10 Most Overlooked Survival Items
When we think about survival, there are always specific items that come to mind first: bandanas, beans and rice, water, guns and ammunition, first aid kits, and so on. Each of these items is definitely vitally important to store, but there are many more items as well that are commonly overlooked when it comes to survival, including by many preppers.
In this article, we are going to outline and discuss the ten most overlooked survival items there are. Each and every one of these items will be very critical in a survival situation, but for whatever reason don’t receive the attention as some of the items mentioned above do.
Ten Most Overlooked Survival Items
How are you going to power your radio, flashlights, or whatever other electronic devices you have without batteries? In this regard, storing batteries is almost as important as storing ammunition and gasoline. We are reliant on batteries each and every day and yet we take them for granted without thinking twice about them.
The two best batteries to stockpile are AA and AAA, simply because they are the most wildly used ones and can be bought in bulk on the cheap. But of course, you’ll also want to store plenty of batteries for whatever other electronic devices you have as well. For example, most heavy duty flashlights require D-cell batteries, so you’ll also want to include those in your stockpile.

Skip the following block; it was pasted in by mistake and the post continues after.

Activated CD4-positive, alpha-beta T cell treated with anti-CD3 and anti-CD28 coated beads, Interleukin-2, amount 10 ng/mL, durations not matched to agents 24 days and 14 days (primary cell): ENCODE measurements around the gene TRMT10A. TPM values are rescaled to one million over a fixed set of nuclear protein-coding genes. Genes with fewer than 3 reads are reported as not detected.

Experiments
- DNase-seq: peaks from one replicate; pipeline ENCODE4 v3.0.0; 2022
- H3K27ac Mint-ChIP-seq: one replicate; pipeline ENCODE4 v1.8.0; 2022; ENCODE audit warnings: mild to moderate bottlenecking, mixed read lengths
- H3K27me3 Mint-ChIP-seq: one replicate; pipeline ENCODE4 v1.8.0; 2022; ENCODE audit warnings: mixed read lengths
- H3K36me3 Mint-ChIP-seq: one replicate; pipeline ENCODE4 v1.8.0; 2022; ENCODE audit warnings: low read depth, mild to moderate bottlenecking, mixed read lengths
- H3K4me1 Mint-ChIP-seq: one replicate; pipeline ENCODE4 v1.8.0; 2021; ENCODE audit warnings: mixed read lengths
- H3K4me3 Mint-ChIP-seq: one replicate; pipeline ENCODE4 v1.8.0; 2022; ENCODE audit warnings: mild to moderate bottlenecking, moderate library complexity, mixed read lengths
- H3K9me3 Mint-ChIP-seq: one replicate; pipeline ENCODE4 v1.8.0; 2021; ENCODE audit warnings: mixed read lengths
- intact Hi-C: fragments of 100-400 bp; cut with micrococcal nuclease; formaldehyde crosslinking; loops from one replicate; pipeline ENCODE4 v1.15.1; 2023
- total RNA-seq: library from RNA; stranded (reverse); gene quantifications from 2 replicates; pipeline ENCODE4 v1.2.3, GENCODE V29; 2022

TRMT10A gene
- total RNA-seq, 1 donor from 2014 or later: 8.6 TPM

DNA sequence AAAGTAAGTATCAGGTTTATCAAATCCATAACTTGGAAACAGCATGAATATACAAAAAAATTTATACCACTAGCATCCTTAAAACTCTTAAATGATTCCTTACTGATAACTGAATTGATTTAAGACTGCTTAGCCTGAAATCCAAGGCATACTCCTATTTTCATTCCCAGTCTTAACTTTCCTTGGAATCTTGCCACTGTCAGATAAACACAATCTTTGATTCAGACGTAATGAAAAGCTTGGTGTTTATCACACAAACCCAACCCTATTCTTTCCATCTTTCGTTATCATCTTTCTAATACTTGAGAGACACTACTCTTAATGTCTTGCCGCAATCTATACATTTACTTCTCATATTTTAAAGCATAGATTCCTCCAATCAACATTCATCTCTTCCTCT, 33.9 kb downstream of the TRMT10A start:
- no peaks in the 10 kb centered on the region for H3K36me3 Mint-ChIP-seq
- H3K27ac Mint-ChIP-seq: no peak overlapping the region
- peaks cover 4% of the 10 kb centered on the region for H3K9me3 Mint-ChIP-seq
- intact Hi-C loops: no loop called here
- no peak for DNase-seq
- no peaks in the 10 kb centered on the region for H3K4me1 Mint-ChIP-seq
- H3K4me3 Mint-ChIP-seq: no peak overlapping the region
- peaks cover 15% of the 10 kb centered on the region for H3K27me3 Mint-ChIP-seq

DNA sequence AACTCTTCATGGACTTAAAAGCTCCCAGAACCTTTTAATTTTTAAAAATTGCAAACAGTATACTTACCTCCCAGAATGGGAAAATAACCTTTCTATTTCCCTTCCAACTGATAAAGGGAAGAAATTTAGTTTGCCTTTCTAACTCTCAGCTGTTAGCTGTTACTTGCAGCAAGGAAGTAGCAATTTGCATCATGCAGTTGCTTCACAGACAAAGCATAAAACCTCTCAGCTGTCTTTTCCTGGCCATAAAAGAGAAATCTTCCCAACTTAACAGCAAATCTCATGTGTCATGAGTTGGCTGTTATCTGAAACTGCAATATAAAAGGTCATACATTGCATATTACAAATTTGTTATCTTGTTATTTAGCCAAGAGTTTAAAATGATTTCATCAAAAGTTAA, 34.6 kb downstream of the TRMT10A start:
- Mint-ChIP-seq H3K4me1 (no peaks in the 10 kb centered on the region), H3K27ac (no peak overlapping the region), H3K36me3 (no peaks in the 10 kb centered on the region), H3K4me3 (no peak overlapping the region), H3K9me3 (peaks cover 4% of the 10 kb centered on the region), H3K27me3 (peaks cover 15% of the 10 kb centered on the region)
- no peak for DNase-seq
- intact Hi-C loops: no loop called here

Most people don’t think about all of the abuse their clothes are going to go through in a survival or disaster situation. Think about it, we’re going to be hunting, fishing, foraging, gardening, fixing vehicles, tending to our property or homestead, chopping firewood, be out in the rain, doing housework, building fires, and so on.
And to top it all off, our washing machines may not be working properly either. So to put things into perspective, our clothes are going to be put through more wear-and-tear than we’re used to, and while anybody with decent sewing skills should hopefully be able to make repairs, our clothes still aren’t going to last forever.
This is why you want to have all of the clothes set aside that you can, from boots and shoes to socks to underwear to jeans to sweat pants and cargo pants to shirts, jackets, vests, coats, hats and so on.
Really, dental floss is an important survival item? Actually, you’d be surprised at just how versatile of a survival item that dental floss is.
Thin, lightweight, and yet strong, dental floss fulfills many more survival purposes beyond oral hygiene. You’ll be able to use it for the following purposes:
– General Cordage
– Building Shelters
– Clothesline (wrap multiple strands together)
– Snares and Traps
– Fishing Line
Another highly versatile survival item is duct tape. In fact, we should all pretty much agree that duct tape is just a miracle to have in a survival or non-survival situation. The reason why is because it can repair virtually anything, from clothes to vehicles to shelter and so on. Seriously, why not just have an entire box filled with duct tape?
Engine oil is easily one of the most overlooked survival items there is. After all, generators and vehicles need oil in order to work.